This technique could be used in search and rescue, tracking, military scouting, navigation, and as a field resource support tool.
The design priority for manned space exploration missions is almost always placed on human safety. Proposed manned surface exploration tasks (lunar, asteroid sample returns, Mars) have the possibility of astronauts traveling several kilometers away from a home base. Deviations from pre-planned paths are expected while exploring. In a time-critical emergency situation, there is a need to develop an optimal home base return path. The return path may or may not be similar to the outbound path, and what defines optimal may change with, and even within, each mission.
A novel path planning algorithm and prototype program was developed using biologically inspired particle swarm optimization (PSO) that generates an optimal path of traversal while avoiding obstacles. Applications include emergency path planning on lunar, Martian, and/or asteroid surfaces, generating multiple scenarios for outbound missions, Earth-based search and rescue, as well as human manual traversal and/or path integration into robotic control systems. The strategy allows for a changing environment, and can be re-tasked at will and run in real-time situations.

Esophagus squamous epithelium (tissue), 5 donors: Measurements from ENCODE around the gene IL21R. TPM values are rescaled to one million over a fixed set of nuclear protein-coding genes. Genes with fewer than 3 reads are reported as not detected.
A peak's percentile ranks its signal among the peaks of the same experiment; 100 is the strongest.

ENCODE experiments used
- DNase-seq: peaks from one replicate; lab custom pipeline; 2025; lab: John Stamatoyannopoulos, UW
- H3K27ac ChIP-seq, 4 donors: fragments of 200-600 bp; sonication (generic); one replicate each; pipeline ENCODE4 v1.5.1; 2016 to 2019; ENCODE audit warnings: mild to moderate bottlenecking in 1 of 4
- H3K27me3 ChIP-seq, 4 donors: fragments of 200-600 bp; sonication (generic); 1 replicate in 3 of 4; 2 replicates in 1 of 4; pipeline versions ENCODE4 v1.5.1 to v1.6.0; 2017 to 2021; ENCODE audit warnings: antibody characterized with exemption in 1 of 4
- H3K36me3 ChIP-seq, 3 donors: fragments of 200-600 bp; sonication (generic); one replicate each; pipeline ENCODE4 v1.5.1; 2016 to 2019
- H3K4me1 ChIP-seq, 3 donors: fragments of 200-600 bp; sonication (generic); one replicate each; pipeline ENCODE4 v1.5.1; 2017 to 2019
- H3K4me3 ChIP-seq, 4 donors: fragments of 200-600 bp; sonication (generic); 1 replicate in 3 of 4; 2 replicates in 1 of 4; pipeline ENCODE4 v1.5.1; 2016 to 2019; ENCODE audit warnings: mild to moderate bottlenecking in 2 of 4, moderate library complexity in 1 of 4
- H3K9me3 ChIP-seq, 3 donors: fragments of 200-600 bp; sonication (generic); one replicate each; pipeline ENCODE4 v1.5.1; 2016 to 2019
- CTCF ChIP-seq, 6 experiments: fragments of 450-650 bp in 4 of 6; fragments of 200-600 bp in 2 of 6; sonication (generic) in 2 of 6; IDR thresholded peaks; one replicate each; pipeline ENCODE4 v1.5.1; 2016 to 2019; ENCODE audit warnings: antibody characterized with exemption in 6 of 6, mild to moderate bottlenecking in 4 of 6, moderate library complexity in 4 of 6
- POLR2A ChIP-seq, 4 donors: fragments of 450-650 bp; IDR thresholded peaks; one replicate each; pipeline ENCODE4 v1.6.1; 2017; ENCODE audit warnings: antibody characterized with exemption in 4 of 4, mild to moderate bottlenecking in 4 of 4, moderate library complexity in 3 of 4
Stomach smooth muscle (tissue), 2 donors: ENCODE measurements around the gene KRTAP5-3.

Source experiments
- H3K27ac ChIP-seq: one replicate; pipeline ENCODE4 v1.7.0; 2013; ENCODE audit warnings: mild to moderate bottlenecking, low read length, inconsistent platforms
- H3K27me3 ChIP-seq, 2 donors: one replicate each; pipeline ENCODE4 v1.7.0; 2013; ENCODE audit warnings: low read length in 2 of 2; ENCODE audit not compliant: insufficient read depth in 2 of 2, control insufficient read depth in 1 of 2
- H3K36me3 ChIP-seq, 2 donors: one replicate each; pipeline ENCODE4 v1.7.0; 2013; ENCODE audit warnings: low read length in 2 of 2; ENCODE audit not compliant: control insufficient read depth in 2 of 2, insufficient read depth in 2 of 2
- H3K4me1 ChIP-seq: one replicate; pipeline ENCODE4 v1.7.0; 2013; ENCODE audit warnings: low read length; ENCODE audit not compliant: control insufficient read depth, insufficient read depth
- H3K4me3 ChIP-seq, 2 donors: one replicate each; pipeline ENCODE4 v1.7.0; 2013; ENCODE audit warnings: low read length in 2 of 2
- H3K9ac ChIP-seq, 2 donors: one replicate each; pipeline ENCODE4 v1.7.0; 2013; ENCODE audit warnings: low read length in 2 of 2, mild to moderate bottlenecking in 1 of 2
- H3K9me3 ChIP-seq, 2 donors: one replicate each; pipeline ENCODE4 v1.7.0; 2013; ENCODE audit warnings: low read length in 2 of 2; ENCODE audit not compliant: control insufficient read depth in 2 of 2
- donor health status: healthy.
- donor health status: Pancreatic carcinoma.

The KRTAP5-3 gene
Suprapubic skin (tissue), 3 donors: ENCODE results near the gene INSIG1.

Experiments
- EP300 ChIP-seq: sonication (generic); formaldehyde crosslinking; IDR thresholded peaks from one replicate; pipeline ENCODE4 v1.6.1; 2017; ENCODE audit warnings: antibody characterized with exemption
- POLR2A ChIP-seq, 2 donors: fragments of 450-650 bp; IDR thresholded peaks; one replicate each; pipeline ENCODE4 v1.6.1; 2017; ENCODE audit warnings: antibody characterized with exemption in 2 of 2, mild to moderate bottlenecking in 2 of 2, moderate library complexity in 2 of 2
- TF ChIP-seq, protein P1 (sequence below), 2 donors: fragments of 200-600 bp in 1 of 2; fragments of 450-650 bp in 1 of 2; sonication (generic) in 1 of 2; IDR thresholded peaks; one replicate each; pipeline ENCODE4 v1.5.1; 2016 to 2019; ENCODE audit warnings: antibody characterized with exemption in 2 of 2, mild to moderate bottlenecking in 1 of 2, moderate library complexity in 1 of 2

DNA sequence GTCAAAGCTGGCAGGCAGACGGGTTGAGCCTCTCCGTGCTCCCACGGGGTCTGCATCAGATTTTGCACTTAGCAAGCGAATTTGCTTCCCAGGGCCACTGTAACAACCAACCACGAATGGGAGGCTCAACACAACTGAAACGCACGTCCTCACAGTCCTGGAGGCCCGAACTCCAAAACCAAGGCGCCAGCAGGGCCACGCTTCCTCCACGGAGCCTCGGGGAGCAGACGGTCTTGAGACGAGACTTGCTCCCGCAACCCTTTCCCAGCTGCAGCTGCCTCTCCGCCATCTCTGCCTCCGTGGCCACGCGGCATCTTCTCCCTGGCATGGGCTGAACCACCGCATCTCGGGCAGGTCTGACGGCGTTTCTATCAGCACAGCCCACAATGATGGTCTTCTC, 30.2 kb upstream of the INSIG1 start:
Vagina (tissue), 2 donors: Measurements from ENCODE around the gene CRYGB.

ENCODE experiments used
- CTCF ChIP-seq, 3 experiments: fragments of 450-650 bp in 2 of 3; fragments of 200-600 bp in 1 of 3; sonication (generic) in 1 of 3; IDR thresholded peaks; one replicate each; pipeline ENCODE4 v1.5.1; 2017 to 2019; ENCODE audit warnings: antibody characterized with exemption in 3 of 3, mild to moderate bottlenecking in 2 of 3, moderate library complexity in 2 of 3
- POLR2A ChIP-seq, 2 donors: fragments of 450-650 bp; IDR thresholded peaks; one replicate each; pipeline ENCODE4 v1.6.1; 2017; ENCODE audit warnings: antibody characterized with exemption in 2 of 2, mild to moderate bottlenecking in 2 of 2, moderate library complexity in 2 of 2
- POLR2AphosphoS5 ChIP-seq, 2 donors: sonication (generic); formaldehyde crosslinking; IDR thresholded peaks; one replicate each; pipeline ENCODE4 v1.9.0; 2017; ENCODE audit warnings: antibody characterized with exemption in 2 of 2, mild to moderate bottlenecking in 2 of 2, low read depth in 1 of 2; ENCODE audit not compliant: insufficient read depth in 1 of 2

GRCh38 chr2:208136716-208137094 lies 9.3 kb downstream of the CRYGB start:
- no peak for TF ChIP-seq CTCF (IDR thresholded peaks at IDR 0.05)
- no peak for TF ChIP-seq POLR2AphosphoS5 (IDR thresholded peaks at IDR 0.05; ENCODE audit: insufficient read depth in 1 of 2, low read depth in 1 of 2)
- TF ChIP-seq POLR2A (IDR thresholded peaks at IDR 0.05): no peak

Given a random extraterrestrial planetary or small body surface position, the goal was to find the fastest (or shortest) path to an arbitrary position such as a safe zone or geographic objective, subject to possibly varying constraints. The problem requires a workable solution 100% of the time, though it does not require the absolute theoretical optimum. Obstacles should be avoided, but if they cannot be, then the algorithm needs to be smart enough to recognize this and deal with it. With some modifications, it works with non-stationary error topologies as well.
A novel path planning algorithm has been developed, in coordination with PSO, that generates a piece-wise linear path from a set of optimal waypoints. The path is guaranteed to be continuous, though the problem space itself may be discontinuous. The path avoids obstacles while minimizing total path distance.
The steps include setting up a region of interest, a start position, and a stop position, as well as initially random traversal waypoints. The optimization routine moves the way points around for each candidate solution and attempts to evolve the best path with regards to the reference cost function. The program calculates a path connecting all the waypoints from start to finish, and feeds this path to a cost function. The cost function determines various metrics such as length of path, collision with obstacles, work required to traverse the path, smoothness, weight on exploration of new territory vs. tracking the original outbound path, etc. The calculation of the optimal path is iterative; several rounds of feeding candidate solutions and using their associated costs to calculate new candidate solutions are required. The practical result of the pairing of this cost function strategy with PSO is that an optimal path is evolved much faster than random search, and completely forgiving of discontinuities.
The path planning prototype can be re-tasked on the fly and uses a unique “way point” optimization strategy. Unlike other optimization strategies, this one will work in a discontinuous environment with no modification necessary and is guaranteed to provide a continuous path from start to finish.
This work was done by Brian Birge of L-3 Communications for Johnson Space Center. MSC-24864-1